Celebrate Olmstead Day with the Olmstead Implementation Office (OIO) on June 22! This year is the 24th anniversary of the groundbreaking 1999 U.S. Supreme Court decision Olmstead v. L.C. This ruling affirmed the right of Americans with disabilities to live in the most integrated settings possible and laid the foundation for Minnesota’s Olmstead Plan. This year’s virtual celebration will focus on independent living, highlighting the belief that individuals with disabilities are experts of their own lives.
The lead plaintiffs of the Olmstead decision were Lois Curtis and Elaine Wilson, two women with mental illness and developmental disabilities who were confined to a psychiatric unit at the Georgia Regional Hospital. Although mental health professionals deemed them ready to live in community-based programs, they remained institutionalized for several years due to the hospital’s budget issues. They filed a lawsuit under the Americans with Disabilities Act (ADA) to be released from the hospital.
On June 22, 1999, the Supreme Court issued its landmark decision in Olmstead v. L.C. The ruling stated that segregating people with disabilities without a valid reason is discrimination, and public entities must provide community-based services when appropriate.
The catalyst for Minnesota’s Olmstead Plan was the Jensen Settlement Agreement. This settlement required the state of Minnesota to develop an Olmstead Plan. In 2013, Gov. Mark Dayton used his executive power to create the Olmstead Subcabinet and tasked its members — leaders of state agencies and other state organizations — with writing the Plan. They spent two years researching how to improve services, refining topics and goals, and seeking public input before officially adopting the Plan in 2015.
Minnesota’s Olmstead Plan is a roadmap with goals that the state must achieve for Minnesotans with disabilities to have the opportunity to live, learn, work and enjoy life in the communities they choose.
In short, the Olmstead Plan helps state agencies set and meet goals that will improve the quality of life for Minnesotans with disabilities. Currently, the Olmstead Subcabinet is discussing how to improve Minnesota’s Olmstead Plan. This is an opportunity to break down barriers for people with disabilities and to hear from people with lived experiences on topics such as transportation, employment, and independent living.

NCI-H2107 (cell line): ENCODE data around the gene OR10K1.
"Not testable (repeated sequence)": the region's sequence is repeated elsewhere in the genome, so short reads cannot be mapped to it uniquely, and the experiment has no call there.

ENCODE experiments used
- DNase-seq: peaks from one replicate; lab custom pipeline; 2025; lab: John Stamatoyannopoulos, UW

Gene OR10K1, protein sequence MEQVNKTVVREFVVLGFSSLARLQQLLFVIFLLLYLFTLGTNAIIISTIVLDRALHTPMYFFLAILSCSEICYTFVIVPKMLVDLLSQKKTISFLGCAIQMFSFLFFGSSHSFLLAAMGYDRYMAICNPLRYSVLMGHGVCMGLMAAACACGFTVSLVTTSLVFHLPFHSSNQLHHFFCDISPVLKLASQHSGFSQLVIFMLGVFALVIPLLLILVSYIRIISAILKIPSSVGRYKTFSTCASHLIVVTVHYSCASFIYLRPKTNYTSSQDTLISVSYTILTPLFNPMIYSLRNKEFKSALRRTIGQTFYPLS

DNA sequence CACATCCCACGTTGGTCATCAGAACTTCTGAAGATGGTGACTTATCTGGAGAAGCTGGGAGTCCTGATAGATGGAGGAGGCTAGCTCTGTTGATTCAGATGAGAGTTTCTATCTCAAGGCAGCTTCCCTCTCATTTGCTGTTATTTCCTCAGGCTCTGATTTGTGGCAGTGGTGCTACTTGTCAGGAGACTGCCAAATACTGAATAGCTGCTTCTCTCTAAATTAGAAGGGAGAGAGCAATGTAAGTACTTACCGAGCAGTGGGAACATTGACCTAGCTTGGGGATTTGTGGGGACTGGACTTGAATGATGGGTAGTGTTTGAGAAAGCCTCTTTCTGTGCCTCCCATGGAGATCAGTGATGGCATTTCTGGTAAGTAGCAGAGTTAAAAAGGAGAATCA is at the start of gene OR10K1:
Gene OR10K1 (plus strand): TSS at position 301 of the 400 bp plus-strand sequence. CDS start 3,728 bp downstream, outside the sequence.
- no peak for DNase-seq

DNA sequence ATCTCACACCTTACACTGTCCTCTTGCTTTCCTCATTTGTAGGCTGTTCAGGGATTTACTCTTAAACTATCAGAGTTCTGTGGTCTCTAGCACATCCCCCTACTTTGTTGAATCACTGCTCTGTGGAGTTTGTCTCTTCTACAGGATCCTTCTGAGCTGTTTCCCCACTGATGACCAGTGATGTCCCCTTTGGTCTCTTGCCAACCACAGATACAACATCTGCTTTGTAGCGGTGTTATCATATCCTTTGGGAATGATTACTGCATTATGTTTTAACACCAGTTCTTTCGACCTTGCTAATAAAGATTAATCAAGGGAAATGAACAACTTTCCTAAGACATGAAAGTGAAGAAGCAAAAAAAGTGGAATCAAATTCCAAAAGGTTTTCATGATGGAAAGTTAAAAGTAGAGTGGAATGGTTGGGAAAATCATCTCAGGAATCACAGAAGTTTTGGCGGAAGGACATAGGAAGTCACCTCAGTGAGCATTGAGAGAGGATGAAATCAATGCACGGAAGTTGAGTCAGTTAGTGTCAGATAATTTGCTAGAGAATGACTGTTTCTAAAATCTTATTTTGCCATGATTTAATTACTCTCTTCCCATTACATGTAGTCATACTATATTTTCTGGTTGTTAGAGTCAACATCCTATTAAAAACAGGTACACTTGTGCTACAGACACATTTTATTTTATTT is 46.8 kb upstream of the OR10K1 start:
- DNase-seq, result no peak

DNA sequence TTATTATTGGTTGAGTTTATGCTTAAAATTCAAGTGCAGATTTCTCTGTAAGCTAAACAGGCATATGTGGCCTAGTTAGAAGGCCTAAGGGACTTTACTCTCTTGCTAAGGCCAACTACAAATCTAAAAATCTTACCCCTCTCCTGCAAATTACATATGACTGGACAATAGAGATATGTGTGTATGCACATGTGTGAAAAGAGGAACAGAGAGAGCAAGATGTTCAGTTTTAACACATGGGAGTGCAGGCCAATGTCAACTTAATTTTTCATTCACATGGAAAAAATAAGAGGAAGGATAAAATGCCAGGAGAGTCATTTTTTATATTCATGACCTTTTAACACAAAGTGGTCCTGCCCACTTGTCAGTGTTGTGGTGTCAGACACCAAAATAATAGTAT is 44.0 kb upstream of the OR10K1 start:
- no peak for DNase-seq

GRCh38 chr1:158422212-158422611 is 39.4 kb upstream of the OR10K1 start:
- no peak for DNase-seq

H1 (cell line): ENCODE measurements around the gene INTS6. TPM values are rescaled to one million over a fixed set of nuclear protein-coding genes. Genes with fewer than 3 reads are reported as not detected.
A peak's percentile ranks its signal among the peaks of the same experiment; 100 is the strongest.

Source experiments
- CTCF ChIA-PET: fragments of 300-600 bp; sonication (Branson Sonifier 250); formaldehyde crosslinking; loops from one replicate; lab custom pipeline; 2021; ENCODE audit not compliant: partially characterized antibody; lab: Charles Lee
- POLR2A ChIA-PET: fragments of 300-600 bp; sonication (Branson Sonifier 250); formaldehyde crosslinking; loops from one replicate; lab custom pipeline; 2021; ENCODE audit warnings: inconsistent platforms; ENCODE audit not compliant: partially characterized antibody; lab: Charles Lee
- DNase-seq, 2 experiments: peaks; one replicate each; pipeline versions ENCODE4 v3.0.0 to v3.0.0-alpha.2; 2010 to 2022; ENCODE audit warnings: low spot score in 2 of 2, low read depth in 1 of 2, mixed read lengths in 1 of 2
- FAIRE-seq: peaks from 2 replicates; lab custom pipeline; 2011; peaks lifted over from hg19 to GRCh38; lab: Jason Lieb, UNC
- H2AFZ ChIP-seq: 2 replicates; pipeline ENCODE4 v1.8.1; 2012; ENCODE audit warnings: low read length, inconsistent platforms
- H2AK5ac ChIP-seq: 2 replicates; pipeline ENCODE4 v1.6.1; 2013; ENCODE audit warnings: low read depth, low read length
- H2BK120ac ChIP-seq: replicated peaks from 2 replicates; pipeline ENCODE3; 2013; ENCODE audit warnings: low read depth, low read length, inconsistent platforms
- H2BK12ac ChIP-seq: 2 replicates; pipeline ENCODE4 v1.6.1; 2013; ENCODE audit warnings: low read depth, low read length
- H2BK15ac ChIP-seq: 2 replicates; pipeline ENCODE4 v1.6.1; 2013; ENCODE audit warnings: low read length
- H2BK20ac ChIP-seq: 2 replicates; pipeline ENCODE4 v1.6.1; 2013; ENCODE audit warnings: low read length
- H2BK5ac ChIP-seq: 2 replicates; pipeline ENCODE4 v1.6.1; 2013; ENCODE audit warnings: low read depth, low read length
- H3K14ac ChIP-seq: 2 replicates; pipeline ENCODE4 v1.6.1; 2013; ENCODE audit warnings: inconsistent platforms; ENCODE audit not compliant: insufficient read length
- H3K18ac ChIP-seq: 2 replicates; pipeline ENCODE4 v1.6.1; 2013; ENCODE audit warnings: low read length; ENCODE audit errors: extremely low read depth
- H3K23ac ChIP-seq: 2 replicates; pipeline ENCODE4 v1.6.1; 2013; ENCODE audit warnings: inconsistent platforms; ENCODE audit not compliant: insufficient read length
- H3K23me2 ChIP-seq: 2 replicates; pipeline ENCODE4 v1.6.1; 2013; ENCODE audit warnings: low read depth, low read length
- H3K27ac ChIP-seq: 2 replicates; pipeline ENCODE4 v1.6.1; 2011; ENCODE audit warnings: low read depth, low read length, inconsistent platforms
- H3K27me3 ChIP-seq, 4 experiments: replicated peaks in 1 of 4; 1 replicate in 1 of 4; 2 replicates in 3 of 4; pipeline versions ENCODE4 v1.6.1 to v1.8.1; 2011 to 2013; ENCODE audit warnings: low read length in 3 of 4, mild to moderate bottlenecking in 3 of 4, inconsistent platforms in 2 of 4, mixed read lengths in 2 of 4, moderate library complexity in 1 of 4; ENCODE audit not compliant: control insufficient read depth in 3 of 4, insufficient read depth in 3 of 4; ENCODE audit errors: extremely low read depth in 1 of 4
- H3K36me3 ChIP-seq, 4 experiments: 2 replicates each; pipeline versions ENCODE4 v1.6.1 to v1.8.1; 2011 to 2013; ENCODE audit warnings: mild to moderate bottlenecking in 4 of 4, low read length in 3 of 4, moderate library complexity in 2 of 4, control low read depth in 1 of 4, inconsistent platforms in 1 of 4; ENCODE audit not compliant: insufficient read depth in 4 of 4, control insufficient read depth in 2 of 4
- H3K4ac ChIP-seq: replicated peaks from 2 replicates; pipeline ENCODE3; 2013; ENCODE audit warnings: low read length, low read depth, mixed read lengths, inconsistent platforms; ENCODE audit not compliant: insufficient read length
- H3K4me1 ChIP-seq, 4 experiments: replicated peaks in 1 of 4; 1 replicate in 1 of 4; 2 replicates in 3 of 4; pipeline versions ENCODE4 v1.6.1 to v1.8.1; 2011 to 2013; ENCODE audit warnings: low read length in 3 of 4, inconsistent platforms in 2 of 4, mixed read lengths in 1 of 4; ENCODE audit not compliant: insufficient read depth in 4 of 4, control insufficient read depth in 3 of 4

Celebrating Olmstead Day 2023!
Olmstead Day 2023 will focus on independent living. Independent living is the belief that people with disabilities are experts of their own lives. People with disabilities can achieve their goals and live life as they best determine, including their housing, transportation, social life, employment, healthcare, and more. Independent living is also based on the belief that people with disabilities have the same human rights as non-disabled people and positively contribute to their community.
This is a day to celebrate people with disabilities in Minnesota and to learn new perspectives about independent living. The event will feature a welcome from Minnesota Housing Commissioner Jennifer Ho and a keynote address by Jesse Bethke Gomez, executive director of the Metropolitan Center for Independent Living (MCIL).
Additionally, Jillian Nelson of the Autism Society of Minnesota (AuSM) will moderate a panel discussion, where self-advocates from across the state will share their personal experiences with independent living.
ASL and CART services will be provided, and you can request additional accommodations when you register. Celebrate diversity, inclusion, and the power of independent living with OIO on Thursday, June 22, 2023, from noon to 1:30 p.m.
Register on their website: mn.gov/olmstead.
About the Olmstead Implementation Office
The Olmstead Implementation Office was created as part of the Minnesota Olmstead Plan. They track the State’s progress on the Olmstead Plan goals and facilitate community engagement opportunities for people with disabilities, their families, and supporters to give ideas about how to make the Olmstead Plan better.